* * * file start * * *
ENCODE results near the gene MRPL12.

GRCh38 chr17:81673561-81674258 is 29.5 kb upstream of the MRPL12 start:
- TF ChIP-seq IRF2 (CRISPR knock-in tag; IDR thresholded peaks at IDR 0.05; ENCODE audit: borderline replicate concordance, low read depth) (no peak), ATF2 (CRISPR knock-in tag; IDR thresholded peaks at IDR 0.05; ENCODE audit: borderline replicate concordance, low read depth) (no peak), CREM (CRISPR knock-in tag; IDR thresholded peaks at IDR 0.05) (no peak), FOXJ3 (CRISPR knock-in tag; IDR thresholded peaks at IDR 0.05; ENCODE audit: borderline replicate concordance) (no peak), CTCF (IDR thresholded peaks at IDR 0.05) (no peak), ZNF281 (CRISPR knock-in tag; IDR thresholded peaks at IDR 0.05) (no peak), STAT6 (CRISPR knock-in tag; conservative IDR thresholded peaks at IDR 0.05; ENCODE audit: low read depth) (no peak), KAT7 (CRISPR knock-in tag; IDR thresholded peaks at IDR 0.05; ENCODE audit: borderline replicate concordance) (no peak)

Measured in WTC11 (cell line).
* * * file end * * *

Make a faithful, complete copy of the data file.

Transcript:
ENCODE results near the gene MRPL12.

GRCh38 chr17:81673561-81674258 is 29.5 kb upstream of the MRPL12 start:
- TF ChIP-seq IRF2 (CRISPR knock-in tag; IDR thresholded peaks at IDR 0.05; ENCODE audit: borderline replicate concordance, low read depth) (no peak), ATF2 (CRISPR knock-in tag; IDR thresholded peaks at IDR 0.05; ENCODE audit: borderline replicate concordance, low read depth) (no peak), CREM (CRISPR knock-in tag; IDR thresholded peaks at IDR 0.05) (no peak), FOXJ3 (CRISPR knock-in tag; IDR thresholded peaks at IDR 0.05; ENCODE audit: borderline replicate concordance) (no peak), CTCF (IDR thresholded peaks at IDR 0.05) (no peak), ZNF281 (CRISPR knock-in tag; IDR thresholded peaks at IDR 0.05) (no peak), STAT6 (CRISPR knock-in tag; conservative IDR thresholded peaks at IDR 0.05; ENCODE audit: low read depth) (no peak), KAT7 (CRISPR knock-in tag; IDR thresholded peaks at IDR 0.05; ENCODE audit: borderline replicate concordance) (no peak)

Measured in WTC11 (cell line).